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                                            April 2015                             (303) 683-8450
I hope you'll enjoy reading about the impact sponsors are making in the lives of our over 200 sponsored children, and also how bead sales and other income-generation opportunities are helping our Ugandan women provide for their families. It's always inspiring to have the privilege to see and hear about these things first hand when I am in Uganda.  I hope our newsletter, through its stories and photos, will help convey to you the significance of the life changing things we are accomplishing together.                    

Agwata, Kitgum and Jinja: 3 Faces of Income Generation

- When Carol first met the Agwata women in 2009, many of them were struggling with extreme hunger and often eating barely a meal per day. Today they are not only growing enough food to feed themselves, but they are able to produce and sell the surplus. They raise cash crops such as simsim (sesame seeds), sorghum, millet, and maize (corn).

Kitgum - In February, ladies from our Kitgum group pose with Carol Davis ,  and several sacks of simsim (sesame seeds), a crop grown in northern Uganda. They are now concentrating on growing cash crops as an activity for their entire group so they can earn much needed income. 

Jinja - Our beaders take part in a "market day" in which they display their handmade creations (such as the beaded jewelry we sell in our online store.)  Bead-making is an income-generating activity in addition to their primary, individual businesses. There is a benefit to having two sources of income, particularly if and when the women apply for a loan. 

Why is income generation so important? Employment is scarce in Uganda, therefore it is critical that each women creates her own "work." The money earned from her small business endeavor will allow her to feed her children, send them to school, access basic medical care, and put money back into her business. Through investing in the next generation and reinvesting in herself, these women are working to break the cycle of poverty.  

Do you use Amazon to shop online? Did you know that with Amazon Smile, you can make most of the same purchases and a portion of the purchase price is automatically donated to a charitable organization?

Simply go to www.smile.amazon.com and create or login to your account. For first-timers, you will be prompted to select a charity - type "Outreach Uganda" into the search box and select us! From now on, when you shop on Amazon, start from Amazon Smile, and your purchases will help support our programs at no extra cost to you. Moreover, if you know someone who makes large business orders through Amazon, please forward this message!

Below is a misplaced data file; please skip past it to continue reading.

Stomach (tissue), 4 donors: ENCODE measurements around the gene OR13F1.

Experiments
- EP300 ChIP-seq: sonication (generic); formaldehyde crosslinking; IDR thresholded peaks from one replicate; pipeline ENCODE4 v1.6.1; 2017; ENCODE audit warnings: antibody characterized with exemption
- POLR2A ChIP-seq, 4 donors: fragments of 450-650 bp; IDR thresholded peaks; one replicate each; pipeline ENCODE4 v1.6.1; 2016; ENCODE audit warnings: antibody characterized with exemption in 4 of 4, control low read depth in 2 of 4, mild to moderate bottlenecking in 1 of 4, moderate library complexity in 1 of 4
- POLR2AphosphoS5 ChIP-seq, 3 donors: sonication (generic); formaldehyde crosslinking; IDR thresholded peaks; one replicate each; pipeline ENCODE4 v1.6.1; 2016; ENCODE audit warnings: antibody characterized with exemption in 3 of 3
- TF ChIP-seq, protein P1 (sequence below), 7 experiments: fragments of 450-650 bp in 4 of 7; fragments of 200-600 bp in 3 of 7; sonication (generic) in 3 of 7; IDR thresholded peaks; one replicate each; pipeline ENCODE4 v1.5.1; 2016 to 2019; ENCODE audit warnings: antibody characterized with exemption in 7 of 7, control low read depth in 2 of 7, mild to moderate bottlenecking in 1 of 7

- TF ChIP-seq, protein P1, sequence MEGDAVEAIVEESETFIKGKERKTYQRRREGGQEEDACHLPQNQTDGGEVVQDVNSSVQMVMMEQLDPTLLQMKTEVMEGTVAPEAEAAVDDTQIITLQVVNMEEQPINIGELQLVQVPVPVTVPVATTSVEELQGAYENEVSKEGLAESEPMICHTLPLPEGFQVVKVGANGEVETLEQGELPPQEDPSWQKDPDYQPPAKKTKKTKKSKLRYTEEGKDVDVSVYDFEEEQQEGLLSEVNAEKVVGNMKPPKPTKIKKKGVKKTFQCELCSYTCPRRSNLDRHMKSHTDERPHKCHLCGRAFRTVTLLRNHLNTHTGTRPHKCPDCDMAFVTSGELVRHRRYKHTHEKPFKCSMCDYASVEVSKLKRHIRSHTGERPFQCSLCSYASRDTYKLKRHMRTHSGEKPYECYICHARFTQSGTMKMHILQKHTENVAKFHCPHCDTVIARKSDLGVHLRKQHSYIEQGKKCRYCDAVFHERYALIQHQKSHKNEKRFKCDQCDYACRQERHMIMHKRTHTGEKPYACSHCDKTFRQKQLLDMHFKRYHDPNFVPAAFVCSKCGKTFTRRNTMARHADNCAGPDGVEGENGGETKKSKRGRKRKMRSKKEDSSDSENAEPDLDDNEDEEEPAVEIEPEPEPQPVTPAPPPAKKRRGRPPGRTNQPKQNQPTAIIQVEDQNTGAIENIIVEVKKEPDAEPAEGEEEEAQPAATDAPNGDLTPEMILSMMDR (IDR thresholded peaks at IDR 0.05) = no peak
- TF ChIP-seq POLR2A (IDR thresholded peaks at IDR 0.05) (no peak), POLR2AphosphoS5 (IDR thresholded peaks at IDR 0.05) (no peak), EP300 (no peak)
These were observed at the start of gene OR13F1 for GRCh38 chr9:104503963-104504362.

Bead Corner
Featured Items + Free Shipping in April!

Joyce, a beader from Jinja, shows off her work. Joyce is one of our more advanced beaders who can make the more difficult specialty necklaces. Bead sales provide Joyce and others a means to help change their lives.

Add spiral earrings to this specialty necklace for a beautiful matched set!
These beautiful coin purses are hand-sewn from unique Ugandan fabrics. Only $5!


Ugandan Students Happy to Hear from Sponsors
Apoko Franka writing to her sponsor.
A special component of our child sponsorship program is the correspondence between Ugandan students and their sponsors in the US and Canada. Students and sponsors alike are often excited to discuss daily life and share stories with one another.

A lot of behind-the-scenes work goes into these exchanges. Most students need a little help from a teacher or the child sponsorship coordinator to read and write out their letters. Often, they require translation between English and Acholi-Luo, their native language. 

With secondary students timing can be complicated because they often attend boarding schools outside of their village and are only home for holidays. Because shipping costs between the two countries are high, we collect child letters all at once, at the end of each term, and mail them all together. In the US, we collect sponsor letters and mail them to Uganda approximately every 4 weeks.

The smiles on students' faces when they receive mail, and knowing how much sponsors enjoy the children's letters make all of the efforts worthwhile.  Letters from sponsors and the knowledge that sponsors pay their school fees motivate students to stay in school and perform their best, and remind them that someone cares a great deal about them. 

Agwata students happily pose with letters they received from their sponsors.

As always, we welcome your feedback about our newsletter and hope that you will forward it along to your friends. Thank you so much for your support.

Carol Davis Signature
Carol Davis
Outreach Uganda

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